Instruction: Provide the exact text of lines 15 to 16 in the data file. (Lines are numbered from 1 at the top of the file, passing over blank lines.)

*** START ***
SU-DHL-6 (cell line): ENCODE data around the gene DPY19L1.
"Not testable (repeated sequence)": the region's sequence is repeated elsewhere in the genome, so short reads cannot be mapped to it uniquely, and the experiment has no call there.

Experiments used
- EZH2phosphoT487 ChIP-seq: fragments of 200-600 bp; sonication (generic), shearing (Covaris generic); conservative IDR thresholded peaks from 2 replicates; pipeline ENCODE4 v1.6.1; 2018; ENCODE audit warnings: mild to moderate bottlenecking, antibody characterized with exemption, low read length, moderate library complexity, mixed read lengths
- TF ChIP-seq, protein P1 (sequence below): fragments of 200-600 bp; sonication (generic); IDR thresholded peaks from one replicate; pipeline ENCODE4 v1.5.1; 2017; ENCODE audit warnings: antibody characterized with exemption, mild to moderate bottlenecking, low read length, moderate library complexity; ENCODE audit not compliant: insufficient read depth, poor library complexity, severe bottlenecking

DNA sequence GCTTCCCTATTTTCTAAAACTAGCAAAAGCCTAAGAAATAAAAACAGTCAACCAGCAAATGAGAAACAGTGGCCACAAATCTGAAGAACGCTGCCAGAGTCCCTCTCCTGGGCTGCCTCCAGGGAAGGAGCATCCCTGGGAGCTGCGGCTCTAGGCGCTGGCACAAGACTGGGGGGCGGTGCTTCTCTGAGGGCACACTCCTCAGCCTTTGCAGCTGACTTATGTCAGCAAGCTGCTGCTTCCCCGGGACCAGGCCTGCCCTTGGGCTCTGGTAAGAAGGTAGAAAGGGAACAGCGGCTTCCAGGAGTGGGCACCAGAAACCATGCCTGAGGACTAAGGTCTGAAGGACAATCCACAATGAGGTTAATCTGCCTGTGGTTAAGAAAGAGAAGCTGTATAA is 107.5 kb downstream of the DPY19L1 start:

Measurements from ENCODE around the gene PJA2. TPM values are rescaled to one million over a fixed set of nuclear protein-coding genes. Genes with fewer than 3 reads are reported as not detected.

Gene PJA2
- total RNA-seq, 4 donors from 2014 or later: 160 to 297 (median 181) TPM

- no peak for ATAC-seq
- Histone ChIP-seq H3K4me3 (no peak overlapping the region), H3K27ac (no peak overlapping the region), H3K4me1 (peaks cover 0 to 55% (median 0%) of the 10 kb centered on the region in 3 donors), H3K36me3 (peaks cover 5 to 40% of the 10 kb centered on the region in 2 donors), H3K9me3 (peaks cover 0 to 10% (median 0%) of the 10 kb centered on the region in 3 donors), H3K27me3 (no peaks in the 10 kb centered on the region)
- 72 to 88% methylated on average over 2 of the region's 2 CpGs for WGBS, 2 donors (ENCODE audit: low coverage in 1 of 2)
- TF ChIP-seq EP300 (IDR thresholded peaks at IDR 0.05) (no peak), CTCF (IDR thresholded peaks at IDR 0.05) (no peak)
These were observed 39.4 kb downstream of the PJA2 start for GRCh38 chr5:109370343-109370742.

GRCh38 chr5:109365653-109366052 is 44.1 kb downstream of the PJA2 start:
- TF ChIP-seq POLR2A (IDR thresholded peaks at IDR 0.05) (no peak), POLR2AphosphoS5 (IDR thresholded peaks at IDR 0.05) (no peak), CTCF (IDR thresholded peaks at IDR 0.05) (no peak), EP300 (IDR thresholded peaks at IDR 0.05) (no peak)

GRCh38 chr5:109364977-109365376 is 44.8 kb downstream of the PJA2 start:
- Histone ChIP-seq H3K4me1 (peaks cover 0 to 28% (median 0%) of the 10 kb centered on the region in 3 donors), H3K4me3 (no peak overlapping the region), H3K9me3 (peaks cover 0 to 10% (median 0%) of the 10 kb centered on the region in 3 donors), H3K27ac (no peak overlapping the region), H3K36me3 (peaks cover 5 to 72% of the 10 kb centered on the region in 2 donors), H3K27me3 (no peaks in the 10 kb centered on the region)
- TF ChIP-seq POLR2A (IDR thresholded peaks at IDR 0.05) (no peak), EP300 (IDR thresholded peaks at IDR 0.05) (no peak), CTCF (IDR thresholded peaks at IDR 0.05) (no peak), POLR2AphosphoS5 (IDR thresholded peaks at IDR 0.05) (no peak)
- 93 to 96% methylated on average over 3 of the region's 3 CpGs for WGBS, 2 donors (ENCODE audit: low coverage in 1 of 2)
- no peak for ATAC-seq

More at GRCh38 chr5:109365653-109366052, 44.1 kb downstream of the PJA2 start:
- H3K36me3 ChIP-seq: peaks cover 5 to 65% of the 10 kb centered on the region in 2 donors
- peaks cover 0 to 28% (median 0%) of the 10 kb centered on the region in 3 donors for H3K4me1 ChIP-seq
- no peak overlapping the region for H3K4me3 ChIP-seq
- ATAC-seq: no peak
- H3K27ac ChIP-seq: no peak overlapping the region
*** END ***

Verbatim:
GRCh38 chr5:109365653-109366052 is 44.1 kb downstream of the PJA2 start:
- TF ChIP-seq POLR2A (IDR thresholded peaks at IDR 0.05) (no peak), POLR2AphosphoS5 (IDR thresholded peaks at IDR 0.05) (no peak), CTCF (IDR thresholded peaks at IDR 0.05) (no peak), EP300 (IDR thresholded peaks at IDR 0.05) (no peak)